Magazine topic: 
Life around the world

Voluntourism – a new trend of volunteer tourism

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Have you ever thought about going abroad to volunteer? Making a difference in a country less fortunate than your own is seen by most as a really positive thing to do. However, not everyone is in favour of this so-called ‘voluntourism’.

Volunteer tourism is a growing fashion – in 2015, it was estimated that 10 million volunteers helped on projects abroad. These include building houses or hospitals, teaching English in schools, helping locals get to grips with computers, installing water filters, looking after children in orphanages, and much more.

However, there’s an argument that volunteers take away jobs from locals who would have otherwise done that work. Yes, sometimes volunteers have specific knowledge which can benefit communities, such as IT skills or speaking English as a native language. However, in some cases they are put to work on construction sites, for example, depriving locals of a job on that project. Additionally, many young travellers are untrained for the role. This could become a health and safety problem on construction sites or when caring for children.

I volunteered myself last year in a library and school in Ghana. I helped to reshelve books, talked to the librarian about the running of the library and played games with the children. This was an enriching experience for myself, and the librarian and teachers really valued help and ideas on what they could improve, often based on my experience of European libraries and schools. However, I’m not a qualified teacher or librarian, and I felt like the locals were far too trusting of my opinion and decisions, just because I come from a more developed country.

Furthermore, the booming industry is seen by some as just that – an industry, a way for companies to make money. It’s estimated that up to $2 billion was spent by volunteers last year in 2015. Surely it would be better if this money were directly donated to an established charity, equipped to spend the money where it is needed the most? Instead, most of the money is going to profit-seeking tourism companies, while local communities only see a fraction of it. My trip to Ghana was part of a college project, so I organised everything myself. However, I met some Danish girls who had paid €7000 each to a company to volunteer at an orphanage – barely any of which was spent on the orphanage itself.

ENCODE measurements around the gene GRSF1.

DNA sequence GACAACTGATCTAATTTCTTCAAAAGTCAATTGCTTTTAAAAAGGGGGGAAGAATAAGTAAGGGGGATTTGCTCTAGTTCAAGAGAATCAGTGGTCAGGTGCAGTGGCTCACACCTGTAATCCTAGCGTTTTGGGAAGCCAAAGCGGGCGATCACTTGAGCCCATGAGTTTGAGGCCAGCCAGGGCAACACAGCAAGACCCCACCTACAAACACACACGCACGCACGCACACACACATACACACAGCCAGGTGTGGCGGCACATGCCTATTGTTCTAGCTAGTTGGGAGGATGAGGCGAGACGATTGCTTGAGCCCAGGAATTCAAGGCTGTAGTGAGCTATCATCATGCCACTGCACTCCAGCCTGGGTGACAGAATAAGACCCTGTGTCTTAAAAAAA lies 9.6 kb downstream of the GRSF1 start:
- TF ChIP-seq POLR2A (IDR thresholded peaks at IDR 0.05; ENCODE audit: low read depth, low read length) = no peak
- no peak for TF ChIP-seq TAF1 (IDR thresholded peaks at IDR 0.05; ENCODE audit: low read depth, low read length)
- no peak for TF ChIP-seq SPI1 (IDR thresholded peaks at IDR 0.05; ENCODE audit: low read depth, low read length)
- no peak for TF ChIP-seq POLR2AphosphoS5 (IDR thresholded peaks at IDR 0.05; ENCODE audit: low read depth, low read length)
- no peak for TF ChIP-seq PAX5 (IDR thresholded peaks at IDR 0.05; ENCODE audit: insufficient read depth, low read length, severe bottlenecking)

Finally, volunteering abroad also helps you develop as a person, and is a shining addition to a CV. I think volunteer projects are usually very valuable for communities, but often benefit the participant just as much, if not more, than those they are helping.


Do you think voluntourism is a good thing?


Elsa007's picture
Elsa007 20 November, 2016 - 14:52

I don't criticize you, gianggiang, rather I'm impressed by your insightful comment which also has a balanced point of view.
Actually I have a detestation of hypocrisy ;-(...

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gianggiang's picture
gianggiang 25 November, 2016 - 11:45

I also do not criticize tourists, they are good people, but they may not foresee negative impacts. Even some charitable organizations also make mistakes.So, we shouldn't call them hypocrite.
In my opinion, voluntary work is a two-sided affair, between volunteers and recipients. When doing voluntary work, we need to have a deep look at the poor's conditions, and avoid " giving fish instead of fishing rod". Otherwise, our effort is useless. About the poor, their self-esteems are vulnerable, they also want to escape poverty and need us to support them. So,volunteers shouldn't make them become largely dependent and helpless.

It's my turn :)) Question :
1) Is volunteer work a good way to reduce poverty ?
2) What we can do to eradicate poverty ?
Good luck.

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gianggiang's picture
gianggiang 19 November, 2016 - 13:26

I do not know if anybody would criticize me for being conservative or not, but I strongly disagree with voluntourism, just a ridiculous thing ! I know many situations in which tourists ( who tried to do voluntary work during their holiday) just make everything seem worse. For example, they pay a visit to an orphanage in Cambodia, teaching some Math and English lessons, dance with children, give candies,take selfie with them a lot then post on Facebook.( They seem to just want to shout out loud with the world " Heyyyy, you see I'm a good person, I'm generous..") After one or two weeks, they disappear and another volunteer come and do the same thing. Are voluntourists aware of that orphan s suffer from trauma as they had to say goodbye to the ones they've known and more poor families push their children into orphanage to earn more ? Instead of paying hundreds of dollar to fly from Europe to Cambodia to take photos with orphans, why not support Cambodian women with Pink Phone project ?
I would like to emphasize that Children and the poor are not tourist attractions, they are not the background for voluntourist's Facebooks, they are not the studio for tourists to show off their generosity. Tourists can do a lot to help the poor: buy farm produce or traditional goods and souvenirs, then write a blog " Heyyyy, I've visited a beautiful village, nobody can believe that in such remote area, we can find heaven!!!!!!" to attract attention....
There are many ways to help communities and voluntourism is not on the list.

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Jonathan - Coordinator's picture
Jonathan - Coor... 22 November, 2016 - 02:00

Hi gianggiang and thanks for your comment. If anyone wants to know more about the Pink Phone project in Cambodia that giang mentioned, you can watch this video in our Video zone. :)
Jonathan (LearnEnglish Teens Team)

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